These are skulls and other human remains from P.W. Lund's Collection from Lagoa Santa, Brazil kept in the Natural History Museum of Denmark.
These are skulls and other human remains from P.W. Lund's Collection from Lagoa Santa, Brazil kept in the Natural History Museum of Denmark. Natural History Museum of Denmark

Ancient DNA sequencing technology has unveiled the origin of world's oldest natural mummy, which was found almost 80-years-ago in the Great Basin Desert in northwest Nevada. As per the scientists, this 10700-year-old skeleton was a Native American.

When a research team, led by professor in ecology and evolution at the University of Cambridge, Eske Willerslev, was tracing the migrations of ancient humans through north and south America, they found that the mummy, known as "Spirit Cave mummy", is an ancient ancestor of the Fallon Paiute-Shoshone tribe, which is a recognized tribe from Northern Paiute and Western Shoshone Indians in Churchill County, Nevada.

The mummy was first discovered in 1940 by Sydney and George Wheeler in a dry cave in Nevada. Further research revealed that the mummy was a 40-year-old male at the time of death. When the researched found it, the skeleton was wrapped in a blanket and matting made of reeds while his head was completely intact. The dry atmosphere was perfect for the preservation of the remains. Later, the mummy was moved to the Nevada State Museum.

In 1996, the radiocarbon dating revealed the age of the skeleton and researchers came to know that the remains of the deceased were almost 9400-year-old and that made him the oldest mummy in North America.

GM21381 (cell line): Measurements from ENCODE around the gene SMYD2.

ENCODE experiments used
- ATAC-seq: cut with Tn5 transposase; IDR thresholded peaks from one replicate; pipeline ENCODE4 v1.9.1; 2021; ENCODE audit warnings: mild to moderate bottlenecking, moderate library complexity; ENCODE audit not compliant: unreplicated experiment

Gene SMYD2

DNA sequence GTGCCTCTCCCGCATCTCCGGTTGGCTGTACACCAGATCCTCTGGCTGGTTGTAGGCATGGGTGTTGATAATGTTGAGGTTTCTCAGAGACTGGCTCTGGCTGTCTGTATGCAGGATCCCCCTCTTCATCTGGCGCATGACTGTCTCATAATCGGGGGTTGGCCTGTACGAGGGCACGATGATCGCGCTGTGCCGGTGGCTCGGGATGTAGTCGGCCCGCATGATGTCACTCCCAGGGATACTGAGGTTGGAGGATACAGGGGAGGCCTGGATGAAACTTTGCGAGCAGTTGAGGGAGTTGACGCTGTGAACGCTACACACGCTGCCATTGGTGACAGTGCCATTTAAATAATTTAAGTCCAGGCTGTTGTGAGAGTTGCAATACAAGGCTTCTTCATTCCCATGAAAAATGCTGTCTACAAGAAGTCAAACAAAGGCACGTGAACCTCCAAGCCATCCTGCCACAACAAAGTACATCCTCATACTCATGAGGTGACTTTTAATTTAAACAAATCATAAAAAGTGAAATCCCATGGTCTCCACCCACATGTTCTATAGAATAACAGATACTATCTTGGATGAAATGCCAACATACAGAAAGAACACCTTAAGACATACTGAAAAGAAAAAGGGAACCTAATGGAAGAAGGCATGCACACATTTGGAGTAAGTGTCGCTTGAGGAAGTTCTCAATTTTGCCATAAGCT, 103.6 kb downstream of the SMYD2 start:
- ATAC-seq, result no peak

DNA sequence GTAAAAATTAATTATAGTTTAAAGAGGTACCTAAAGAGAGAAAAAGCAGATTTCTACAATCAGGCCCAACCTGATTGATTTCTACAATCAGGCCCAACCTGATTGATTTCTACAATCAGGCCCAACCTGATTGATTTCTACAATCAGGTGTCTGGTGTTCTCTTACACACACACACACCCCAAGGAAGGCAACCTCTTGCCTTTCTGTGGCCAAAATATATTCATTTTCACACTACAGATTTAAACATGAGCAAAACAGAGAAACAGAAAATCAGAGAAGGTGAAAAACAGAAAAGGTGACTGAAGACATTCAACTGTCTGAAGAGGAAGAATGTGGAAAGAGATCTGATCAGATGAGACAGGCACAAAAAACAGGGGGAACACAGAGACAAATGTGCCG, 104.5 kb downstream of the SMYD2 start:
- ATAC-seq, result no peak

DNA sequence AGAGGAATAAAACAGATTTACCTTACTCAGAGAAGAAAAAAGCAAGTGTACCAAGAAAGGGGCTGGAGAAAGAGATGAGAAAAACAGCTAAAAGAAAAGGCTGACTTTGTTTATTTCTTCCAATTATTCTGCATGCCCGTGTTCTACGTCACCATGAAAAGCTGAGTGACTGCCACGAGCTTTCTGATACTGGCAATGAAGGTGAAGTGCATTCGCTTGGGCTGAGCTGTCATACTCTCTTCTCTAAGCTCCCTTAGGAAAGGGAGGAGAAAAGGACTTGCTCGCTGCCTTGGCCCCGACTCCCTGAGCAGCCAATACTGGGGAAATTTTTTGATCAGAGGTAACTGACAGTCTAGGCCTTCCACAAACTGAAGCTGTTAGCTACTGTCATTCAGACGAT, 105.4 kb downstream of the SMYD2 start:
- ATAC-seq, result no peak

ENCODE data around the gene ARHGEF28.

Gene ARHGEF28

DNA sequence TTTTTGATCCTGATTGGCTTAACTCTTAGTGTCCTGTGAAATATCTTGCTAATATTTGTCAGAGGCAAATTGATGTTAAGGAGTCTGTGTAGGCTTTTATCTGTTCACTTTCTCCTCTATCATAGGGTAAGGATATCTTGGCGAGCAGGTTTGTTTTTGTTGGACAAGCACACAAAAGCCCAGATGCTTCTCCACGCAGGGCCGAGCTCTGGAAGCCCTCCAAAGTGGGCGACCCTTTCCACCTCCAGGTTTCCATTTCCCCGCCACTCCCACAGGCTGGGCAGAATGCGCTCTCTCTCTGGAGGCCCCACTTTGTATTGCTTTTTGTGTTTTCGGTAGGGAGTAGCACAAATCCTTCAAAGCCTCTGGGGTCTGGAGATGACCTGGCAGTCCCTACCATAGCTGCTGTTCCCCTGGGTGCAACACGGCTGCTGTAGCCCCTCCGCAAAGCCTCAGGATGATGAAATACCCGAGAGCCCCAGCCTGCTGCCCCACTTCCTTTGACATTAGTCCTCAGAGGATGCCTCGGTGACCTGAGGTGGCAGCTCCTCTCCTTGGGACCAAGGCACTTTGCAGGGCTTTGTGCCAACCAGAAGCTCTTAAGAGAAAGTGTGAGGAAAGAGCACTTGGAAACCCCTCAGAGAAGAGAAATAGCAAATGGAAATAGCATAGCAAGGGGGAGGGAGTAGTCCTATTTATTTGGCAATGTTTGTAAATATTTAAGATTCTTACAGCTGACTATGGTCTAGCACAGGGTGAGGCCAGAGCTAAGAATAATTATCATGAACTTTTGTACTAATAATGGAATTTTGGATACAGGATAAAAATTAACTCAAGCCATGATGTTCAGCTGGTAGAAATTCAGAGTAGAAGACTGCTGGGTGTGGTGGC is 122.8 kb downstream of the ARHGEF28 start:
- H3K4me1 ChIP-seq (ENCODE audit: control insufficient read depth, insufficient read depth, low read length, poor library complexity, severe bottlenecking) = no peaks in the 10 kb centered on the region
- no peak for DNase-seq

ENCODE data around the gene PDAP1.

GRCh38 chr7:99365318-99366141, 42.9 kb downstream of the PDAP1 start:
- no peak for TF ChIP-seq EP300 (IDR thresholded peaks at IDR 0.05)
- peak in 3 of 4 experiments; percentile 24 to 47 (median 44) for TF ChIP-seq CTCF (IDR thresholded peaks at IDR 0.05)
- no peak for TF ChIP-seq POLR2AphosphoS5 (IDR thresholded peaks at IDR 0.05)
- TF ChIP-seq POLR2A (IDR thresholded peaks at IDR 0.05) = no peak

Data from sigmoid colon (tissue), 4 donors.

This is professor Eske Willerslev with Donna and Joey, two members of the Fallon Paiute-Shoshone tribe.
This is professor Eske Willerslev with Donna and Joey, two members of the Fallon Paiute-Shoshone tribe. Linus Mørk, Magus Film

In 2016, Willerslev conducted a genetic analysis of the remains and found that the mummy was related to Native Americans and the skeleton was handed over to the tribes as they previously made a claim to repatriate the bones.

"I assured the tribe that my group would not do the DNA testing unless they gave permission and it was agreed that if Spirit Cave was genetically a Native American the mummy would be repatriated to the tribe," said Willeslev.

The DNA analysis of human skeletons, aged between, 600 and 12,000 years, showed that the most advanced species of earth moved across America almost 13,000-years-ago, during Ice Age. Further comparison of DNA profiles also helped the ancient history to restructure the migration puzzle of humans.

However, a second study, which was published on Tuesday, November 6 included genetic changes over the last 11,000, while revealing the genetic relationships between the oldest remains in Chilean Patagonia, samples from Lagoa Santa in Brazil and those found in Montana from similar time periods from the same time period.

"Our study proves that Spirit Cave and Lagoa Santa were actually genetically closer to contemporary Native Americans than to any other ancient or contemporary group sequenced to date," said Willeslev.

In addition, Dr David Meltzer, from the Department of Anthropology, Southern Methodist University, Dallas also stated, "A striking thing about the analysis of Spirit Cave and Lagoa Santa is their close genetic similarity which implies their ancestral population travelled through the continent at astonishing speed. That's something we've suspected due to the archaeological findings, but it's fascinating to have it confirmed by the genetics."

These findings imply that the first peoples were highly skilled at moving rapidly across an utterly unfamiliar and empty landscape. They had a whole continent to themselves and they were travelling great distances at breath-taking speed," he said.